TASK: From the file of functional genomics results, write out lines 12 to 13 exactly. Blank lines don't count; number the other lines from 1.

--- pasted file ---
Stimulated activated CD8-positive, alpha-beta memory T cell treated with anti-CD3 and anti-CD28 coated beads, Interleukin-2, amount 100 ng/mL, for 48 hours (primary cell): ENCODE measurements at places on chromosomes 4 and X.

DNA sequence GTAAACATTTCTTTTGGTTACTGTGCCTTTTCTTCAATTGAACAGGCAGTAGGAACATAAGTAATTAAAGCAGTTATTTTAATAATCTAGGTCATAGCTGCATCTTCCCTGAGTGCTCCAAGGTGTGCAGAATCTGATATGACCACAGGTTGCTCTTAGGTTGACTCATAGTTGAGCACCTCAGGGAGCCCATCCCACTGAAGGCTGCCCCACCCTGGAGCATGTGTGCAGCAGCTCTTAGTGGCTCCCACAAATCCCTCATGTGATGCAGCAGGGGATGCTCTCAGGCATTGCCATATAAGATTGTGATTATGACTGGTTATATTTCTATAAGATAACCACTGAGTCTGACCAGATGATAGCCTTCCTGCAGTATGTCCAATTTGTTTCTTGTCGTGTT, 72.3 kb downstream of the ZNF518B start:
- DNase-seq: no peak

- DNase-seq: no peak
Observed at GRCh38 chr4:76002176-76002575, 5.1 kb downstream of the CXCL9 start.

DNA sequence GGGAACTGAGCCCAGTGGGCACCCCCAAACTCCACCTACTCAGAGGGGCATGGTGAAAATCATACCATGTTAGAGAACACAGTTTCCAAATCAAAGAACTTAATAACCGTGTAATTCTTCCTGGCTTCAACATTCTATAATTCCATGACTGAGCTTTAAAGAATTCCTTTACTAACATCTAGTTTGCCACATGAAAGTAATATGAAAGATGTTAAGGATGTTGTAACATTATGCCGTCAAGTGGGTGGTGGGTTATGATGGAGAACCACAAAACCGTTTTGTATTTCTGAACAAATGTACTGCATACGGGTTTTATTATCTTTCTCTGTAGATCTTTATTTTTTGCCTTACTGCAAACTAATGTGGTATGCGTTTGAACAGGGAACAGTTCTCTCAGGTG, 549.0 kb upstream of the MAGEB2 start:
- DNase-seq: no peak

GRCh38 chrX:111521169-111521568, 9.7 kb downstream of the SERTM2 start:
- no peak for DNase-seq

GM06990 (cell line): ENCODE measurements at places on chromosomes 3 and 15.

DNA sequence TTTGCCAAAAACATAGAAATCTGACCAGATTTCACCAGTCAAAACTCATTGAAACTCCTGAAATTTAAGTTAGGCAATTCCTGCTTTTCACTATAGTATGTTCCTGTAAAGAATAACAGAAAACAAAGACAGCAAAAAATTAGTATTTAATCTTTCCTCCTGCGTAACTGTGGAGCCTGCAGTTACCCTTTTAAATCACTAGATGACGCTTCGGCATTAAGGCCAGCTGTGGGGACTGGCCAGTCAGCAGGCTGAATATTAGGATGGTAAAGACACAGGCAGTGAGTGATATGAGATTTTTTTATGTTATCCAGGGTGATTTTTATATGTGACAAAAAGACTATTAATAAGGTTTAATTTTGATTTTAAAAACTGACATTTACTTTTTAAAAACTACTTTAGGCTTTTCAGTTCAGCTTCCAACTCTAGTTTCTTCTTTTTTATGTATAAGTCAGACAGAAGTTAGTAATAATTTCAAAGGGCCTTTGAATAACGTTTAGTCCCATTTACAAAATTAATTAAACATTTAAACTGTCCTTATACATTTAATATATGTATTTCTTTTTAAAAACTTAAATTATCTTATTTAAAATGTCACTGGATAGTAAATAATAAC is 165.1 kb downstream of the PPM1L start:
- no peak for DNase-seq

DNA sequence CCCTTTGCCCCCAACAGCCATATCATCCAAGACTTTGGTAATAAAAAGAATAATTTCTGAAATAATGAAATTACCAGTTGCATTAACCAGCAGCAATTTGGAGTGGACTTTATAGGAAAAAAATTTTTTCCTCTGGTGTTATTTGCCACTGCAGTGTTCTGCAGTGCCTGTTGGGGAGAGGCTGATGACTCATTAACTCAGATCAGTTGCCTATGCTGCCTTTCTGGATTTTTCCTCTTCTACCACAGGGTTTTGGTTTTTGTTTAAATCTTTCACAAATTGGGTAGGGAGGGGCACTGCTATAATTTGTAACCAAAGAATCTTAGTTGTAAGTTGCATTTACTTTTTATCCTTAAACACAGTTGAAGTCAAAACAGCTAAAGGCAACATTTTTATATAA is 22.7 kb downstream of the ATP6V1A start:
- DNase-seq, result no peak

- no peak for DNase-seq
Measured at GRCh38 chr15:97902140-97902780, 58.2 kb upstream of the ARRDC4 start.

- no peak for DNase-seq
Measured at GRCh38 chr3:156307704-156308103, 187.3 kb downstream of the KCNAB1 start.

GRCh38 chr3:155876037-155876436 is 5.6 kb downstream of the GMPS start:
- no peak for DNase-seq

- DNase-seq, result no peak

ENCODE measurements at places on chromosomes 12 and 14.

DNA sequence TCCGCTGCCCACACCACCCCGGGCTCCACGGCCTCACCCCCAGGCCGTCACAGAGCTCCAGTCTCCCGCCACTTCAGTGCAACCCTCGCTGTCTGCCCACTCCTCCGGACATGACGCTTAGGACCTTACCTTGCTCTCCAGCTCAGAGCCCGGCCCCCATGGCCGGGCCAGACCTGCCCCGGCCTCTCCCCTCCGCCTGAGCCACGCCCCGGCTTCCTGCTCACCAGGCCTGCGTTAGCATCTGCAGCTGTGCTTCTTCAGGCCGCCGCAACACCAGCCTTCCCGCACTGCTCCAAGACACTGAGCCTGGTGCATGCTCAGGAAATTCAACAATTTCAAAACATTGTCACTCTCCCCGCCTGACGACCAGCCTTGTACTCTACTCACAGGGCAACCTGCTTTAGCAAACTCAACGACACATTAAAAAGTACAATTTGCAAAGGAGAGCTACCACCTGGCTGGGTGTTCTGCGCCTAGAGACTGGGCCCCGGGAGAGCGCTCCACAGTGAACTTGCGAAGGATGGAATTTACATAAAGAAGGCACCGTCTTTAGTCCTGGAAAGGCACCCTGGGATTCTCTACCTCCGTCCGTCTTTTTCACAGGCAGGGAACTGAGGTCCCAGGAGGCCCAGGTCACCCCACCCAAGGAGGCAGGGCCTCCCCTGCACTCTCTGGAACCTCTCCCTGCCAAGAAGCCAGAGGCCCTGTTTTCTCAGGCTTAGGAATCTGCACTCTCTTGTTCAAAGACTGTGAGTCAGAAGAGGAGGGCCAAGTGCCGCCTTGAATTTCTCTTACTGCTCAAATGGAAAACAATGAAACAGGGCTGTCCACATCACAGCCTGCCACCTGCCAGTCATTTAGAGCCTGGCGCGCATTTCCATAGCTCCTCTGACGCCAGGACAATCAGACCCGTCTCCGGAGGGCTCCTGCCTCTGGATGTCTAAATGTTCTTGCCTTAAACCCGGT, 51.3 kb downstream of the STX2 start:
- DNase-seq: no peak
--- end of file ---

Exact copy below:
- no peak for DNase-seq

DNA sequence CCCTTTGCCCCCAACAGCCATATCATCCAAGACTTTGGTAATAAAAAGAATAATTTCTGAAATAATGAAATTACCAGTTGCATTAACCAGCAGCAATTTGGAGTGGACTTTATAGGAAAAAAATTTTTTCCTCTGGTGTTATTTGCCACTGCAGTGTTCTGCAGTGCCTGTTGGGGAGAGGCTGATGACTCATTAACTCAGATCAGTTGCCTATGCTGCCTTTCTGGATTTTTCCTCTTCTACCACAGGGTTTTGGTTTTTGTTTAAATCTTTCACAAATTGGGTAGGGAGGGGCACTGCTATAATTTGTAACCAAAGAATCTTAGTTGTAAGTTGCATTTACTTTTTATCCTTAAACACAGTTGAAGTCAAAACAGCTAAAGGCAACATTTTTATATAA is 22.7 kb downstream of the ATP6V1A start: